At midday, France’s interior ministry had identified 357 schools (out of 4302 in France) that had been blocked or significantly disrupted by striking students. The National Union of Secondary School Students (UNL), France’s largest group representing that age group, announced a day of widespread student action.
 
“Sarkozy, you're screwed, the youth is on the street,” hundreds of students chanted in the south-western city of Toulouse, as they joined striking teachers and other state workers who are trying to block Presient Nicolas Sarkozy’s efforts to raise the retirement age.
   
PENSION PROTESTS: THE FIGURES AT NOON
  •  In the western city of Rennes, 22,000 people took to the streets, according to local officials, and 60,000 according to unions, making it the largest demonstration in the city since 2006.
  •  In Marseille, France’s second largest city, police said protesters numbered 24,500, while unions put the figure at 230,000. In the south-eastern city of Grenoble, the rivaling headcounts stood at 14,000 and 72,000 protesters.

 

The government had hoped students would not join the battle over pension reform that has been brewing since May.
 

 

On Tuesday, French Prime Minister Francois Fillon told his party’s lawmakers that it was irresponsible for “the far-left and elements of the Socialist Party” to incite “15 year-olds to join the street protests”, according to AFP.


'No more concessions'
 
Also on Tuesday, Fillon told cabinet ministers the government would make no further concessions to strikers protesting against an increase in the retirement age from 60 to 62.
 
Last week, the proposed bill was amended to add certain exemptions for working mothers, but unions rejected the concessions as inadequate and pressed on with open-ended strikes in several sectors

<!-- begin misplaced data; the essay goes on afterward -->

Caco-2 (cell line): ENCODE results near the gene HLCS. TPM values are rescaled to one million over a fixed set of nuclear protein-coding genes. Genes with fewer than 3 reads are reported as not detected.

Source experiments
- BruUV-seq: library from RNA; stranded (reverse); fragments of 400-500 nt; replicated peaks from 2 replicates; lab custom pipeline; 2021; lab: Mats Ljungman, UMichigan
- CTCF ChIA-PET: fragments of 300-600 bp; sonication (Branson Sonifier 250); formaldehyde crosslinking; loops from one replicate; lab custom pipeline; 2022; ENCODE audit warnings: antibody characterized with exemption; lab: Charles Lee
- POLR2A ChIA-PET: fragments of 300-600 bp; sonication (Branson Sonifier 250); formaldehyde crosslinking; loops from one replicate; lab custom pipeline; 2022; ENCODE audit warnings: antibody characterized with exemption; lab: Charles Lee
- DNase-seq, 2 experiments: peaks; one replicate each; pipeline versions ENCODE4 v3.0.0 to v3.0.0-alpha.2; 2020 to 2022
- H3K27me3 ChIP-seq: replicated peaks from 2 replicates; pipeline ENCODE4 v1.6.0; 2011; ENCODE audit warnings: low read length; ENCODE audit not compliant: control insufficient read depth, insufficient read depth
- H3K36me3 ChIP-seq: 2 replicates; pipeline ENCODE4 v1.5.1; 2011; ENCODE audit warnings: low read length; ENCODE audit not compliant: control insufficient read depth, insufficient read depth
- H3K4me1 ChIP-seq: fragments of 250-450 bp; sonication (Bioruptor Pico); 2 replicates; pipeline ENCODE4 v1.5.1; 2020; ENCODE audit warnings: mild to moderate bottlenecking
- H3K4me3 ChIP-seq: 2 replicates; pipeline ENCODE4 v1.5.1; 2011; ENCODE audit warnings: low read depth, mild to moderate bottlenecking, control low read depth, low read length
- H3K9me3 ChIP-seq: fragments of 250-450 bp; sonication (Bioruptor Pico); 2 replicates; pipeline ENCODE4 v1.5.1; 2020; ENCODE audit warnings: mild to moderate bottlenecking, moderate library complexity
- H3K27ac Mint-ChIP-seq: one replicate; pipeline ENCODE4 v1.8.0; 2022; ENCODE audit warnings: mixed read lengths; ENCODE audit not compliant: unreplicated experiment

Bernard Thibault, the leader of the CGT, France’s largest union, called attention to the swelling number of people in the streets. “We will continue, the movement is not going to stop because of the senators’ vote,” Thibault told reporters on Tuesday.
 
On Monday, France’s Senate backed a key measure raising the age at which workers can retire with a full pension from 65 to 67.
 
The measure is one of the two main planks of the governmen’t reform package -- the Senate agreed last Friday to raise the minimum retirement age to 62 from 60 -- and means the unpopular bill is closer to becoming law.
 
Across Europe, austerity measures to trim budget deficits have sparked public anger and protests.
 
Sarkozy's flagship pension bill is turning into one of the biggest battles of his presidency, pitting him against powerful unions who crushed a previous attempt to reform pensions in 1995, and weighing on his already low popularity ratings.

Date created : 2010-10-12

  • FRANCE

    At Paris rally, protesters voice their discontent

    Read more

  • FRANCE

    French Senate approves raising retirement age to 62

    Read more

  • FRANCE

    Navigating the strike: a traveller’s survival guide

    Read more

COMMENT(S)